Good news! The data from 100,000 Homes communities across the country shows 19 factors we believe correspond to high rates of homeless housing placement. Our free, online self-assessment can provide your community with a custom report on your strengths and weaknesses. Why not gather your local team and see your results today?
The 100,000 Homes Campaign is a national movement of over 175 communities working together to find permanent homes for 100,000 chronic and medically vulnerable homeless Americans by July 2014.
100,000 Homes communities have already moved more than 20,000 homeless Americans into permanent housing, transforming their public systems along the way. Powered by Community Solutions and supported by a broad base of national and local partners, the Campaign helps communities turn their services systems into solution systems capable of ending street homelessness for good. As a movement, we are not interested in managing homelessness indefinitely. We are interested in ending it.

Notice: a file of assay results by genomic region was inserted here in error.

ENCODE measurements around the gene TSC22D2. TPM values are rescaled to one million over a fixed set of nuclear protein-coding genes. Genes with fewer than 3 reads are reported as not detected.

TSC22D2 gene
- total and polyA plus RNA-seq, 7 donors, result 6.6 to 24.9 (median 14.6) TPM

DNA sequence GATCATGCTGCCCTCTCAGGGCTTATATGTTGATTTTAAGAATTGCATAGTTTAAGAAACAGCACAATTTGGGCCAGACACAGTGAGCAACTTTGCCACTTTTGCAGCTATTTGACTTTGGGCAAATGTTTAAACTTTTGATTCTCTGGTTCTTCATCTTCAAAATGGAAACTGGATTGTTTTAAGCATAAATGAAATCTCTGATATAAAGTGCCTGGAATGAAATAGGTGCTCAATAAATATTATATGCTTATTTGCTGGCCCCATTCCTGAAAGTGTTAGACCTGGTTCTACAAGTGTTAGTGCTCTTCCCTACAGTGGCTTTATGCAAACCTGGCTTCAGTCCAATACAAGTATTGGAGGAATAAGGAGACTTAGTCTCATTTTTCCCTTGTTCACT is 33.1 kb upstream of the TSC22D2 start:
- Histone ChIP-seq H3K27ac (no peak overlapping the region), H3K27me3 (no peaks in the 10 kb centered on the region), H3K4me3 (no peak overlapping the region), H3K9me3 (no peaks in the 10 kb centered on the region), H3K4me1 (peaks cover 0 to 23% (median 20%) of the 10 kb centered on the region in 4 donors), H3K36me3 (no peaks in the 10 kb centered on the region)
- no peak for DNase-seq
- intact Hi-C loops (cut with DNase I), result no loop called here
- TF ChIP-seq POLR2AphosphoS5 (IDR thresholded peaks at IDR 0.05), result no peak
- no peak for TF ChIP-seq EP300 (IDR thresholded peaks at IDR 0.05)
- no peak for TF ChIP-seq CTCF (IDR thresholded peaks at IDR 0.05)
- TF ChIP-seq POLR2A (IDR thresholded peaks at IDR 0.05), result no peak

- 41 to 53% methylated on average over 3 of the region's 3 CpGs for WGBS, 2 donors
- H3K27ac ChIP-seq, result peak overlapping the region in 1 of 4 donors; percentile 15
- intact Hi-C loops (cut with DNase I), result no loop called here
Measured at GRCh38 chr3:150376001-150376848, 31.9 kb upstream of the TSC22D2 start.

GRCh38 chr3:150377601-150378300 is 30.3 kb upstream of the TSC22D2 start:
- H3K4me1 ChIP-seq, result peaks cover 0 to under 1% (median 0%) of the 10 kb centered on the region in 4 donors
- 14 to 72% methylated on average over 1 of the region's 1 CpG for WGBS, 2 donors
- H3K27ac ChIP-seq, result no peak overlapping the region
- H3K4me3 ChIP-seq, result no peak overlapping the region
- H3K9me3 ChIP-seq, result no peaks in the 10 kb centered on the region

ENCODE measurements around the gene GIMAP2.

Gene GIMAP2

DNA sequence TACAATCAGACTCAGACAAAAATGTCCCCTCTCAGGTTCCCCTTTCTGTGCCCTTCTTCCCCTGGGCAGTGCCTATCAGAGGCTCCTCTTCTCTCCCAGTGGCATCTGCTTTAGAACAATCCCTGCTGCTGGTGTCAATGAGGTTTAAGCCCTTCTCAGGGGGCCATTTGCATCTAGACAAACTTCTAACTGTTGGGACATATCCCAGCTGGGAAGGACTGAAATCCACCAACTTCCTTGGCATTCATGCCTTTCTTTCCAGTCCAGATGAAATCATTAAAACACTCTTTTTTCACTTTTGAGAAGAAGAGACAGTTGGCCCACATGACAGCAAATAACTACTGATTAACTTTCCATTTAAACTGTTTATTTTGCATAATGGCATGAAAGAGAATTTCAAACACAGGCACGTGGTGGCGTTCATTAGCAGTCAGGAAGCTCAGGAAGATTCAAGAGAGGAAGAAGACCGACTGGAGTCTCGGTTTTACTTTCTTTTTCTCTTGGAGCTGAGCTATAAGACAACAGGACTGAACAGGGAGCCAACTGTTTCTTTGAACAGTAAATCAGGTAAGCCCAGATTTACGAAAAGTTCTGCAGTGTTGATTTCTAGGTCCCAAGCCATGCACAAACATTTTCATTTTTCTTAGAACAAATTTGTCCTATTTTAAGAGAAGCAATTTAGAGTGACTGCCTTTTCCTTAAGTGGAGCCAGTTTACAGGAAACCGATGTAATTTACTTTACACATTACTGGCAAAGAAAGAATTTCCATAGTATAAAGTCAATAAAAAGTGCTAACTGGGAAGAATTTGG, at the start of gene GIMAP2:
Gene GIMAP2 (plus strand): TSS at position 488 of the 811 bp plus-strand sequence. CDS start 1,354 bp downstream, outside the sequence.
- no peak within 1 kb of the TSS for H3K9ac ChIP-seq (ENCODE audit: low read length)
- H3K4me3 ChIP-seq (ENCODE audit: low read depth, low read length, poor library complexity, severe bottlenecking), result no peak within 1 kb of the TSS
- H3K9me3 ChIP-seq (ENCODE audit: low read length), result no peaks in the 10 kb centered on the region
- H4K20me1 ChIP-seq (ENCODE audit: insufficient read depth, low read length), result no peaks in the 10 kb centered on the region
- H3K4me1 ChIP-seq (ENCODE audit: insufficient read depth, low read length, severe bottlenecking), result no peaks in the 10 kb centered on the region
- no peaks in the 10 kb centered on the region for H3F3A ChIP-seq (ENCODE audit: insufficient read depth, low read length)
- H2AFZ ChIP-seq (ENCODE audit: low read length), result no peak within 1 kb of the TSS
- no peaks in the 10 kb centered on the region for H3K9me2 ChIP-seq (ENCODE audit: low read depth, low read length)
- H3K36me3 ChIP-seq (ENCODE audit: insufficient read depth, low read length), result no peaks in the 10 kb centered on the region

- First, they identify every homeless person on their streets by name. For several mornings in a row, volunteers comb the streets to survey their homeless neighbors using a questionnaire called the Vulnerability Index. This tool, based on leading medical research, helps each community build a database with the names, photos, health conditions, and institutional and social histories of its homeless residents. The resulting data allows communities to prioritize systematically, match people to appropriate housing subsidies and dramatically expedite the rate of housing.
- Second, they track and measure their local housing rates against clear monthly goals. All communities are working toward housing at least 2.5% of their chronic and vulnerable neighbors each month, a figure that puts them squarely on track to end homelessness in roughly four years.
- Third, they improve local systems to make housing simpler, faster and more efficiently targeted. Using quality improvement methods drawn from industry, local teams work together to set and achieve clear goals for systems change. Many communities have dramatically reduced the time required to house a single individual. Others have logged measurable improvements in outreach, resource targeting and service delivery.